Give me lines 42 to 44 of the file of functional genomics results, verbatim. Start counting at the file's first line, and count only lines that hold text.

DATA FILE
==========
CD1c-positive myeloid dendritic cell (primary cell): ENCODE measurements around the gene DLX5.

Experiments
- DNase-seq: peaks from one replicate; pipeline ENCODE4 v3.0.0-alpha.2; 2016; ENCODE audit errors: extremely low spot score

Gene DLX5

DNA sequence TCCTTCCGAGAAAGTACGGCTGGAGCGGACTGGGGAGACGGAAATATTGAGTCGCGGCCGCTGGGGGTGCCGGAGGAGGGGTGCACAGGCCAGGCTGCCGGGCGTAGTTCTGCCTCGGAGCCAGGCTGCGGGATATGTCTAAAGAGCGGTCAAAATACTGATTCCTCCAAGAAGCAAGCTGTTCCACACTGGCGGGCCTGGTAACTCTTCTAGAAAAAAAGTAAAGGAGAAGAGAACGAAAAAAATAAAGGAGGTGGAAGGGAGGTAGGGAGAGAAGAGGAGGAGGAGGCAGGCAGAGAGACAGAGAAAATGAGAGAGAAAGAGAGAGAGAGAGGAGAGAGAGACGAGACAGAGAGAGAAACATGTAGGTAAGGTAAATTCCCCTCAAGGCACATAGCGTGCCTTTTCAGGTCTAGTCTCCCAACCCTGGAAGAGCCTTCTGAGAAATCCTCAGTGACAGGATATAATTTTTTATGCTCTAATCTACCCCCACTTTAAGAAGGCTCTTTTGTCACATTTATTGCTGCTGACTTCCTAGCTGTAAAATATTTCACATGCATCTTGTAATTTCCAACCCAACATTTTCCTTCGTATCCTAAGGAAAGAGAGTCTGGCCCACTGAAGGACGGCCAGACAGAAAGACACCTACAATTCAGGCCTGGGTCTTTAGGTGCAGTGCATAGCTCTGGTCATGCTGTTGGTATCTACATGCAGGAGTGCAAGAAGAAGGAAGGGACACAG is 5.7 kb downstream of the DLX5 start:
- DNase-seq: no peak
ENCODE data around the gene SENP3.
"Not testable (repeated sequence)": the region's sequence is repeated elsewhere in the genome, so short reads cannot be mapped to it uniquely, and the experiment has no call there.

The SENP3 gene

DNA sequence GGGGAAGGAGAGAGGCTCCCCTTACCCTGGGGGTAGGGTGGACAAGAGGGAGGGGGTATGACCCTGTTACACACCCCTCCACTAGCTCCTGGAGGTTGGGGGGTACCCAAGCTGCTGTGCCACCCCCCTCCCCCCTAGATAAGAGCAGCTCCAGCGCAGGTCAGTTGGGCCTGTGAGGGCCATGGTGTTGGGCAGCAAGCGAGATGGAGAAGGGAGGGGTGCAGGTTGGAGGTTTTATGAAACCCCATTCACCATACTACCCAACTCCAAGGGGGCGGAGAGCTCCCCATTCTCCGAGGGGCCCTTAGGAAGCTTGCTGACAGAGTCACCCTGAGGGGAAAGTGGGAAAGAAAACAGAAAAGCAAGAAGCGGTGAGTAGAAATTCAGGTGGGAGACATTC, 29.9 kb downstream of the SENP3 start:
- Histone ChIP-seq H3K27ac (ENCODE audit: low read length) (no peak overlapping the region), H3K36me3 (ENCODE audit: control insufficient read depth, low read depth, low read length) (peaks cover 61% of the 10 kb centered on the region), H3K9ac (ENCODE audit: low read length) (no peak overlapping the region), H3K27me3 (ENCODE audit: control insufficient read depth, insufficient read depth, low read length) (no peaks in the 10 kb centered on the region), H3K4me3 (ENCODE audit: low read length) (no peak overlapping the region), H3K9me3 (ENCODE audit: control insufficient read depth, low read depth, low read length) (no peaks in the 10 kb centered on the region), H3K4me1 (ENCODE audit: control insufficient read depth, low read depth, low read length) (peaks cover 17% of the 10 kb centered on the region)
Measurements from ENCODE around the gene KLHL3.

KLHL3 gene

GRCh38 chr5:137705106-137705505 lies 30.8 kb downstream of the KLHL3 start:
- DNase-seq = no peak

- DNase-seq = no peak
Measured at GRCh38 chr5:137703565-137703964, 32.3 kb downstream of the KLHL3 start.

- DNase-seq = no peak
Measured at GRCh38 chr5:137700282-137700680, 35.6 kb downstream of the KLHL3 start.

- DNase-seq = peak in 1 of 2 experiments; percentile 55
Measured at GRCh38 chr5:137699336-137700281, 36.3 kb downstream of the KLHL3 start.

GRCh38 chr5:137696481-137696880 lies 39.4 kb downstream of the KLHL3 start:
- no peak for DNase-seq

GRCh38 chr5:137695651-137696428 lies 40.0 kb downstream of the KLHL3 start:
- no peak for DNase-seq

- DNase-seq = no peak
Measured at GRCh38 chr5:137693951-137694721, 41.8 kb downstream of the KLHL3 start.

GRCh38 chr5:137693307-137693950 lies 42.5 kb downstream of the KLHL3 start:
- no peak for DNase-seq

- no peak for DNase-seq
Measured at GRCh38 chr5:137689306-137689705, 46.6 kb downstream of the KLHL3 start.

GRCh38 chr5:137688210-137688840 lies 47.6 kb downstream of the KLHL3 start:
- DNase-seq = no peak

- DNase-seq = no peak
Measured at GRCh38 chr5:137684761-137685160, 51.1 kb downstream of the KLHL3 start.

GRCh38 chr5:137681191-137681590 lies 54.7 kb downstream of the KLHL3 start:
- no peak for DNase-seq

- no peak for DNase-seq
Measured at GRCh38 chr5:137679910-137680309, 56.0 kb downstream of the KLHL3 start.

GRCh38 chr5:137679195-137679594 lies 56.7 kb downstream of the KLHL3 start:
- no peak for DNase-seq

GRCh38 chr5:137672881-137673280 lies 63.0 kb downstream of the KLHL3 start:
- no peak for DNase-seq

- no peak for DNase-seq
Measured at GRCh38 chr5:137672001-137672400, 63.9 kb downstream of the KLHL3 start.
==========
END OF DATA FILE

GRCh38 chr5:137672881-137673280 lies 63.0 kb downstream of the KLHL3 start:
- no peak for DNase-seq

- no peak for DNase-seq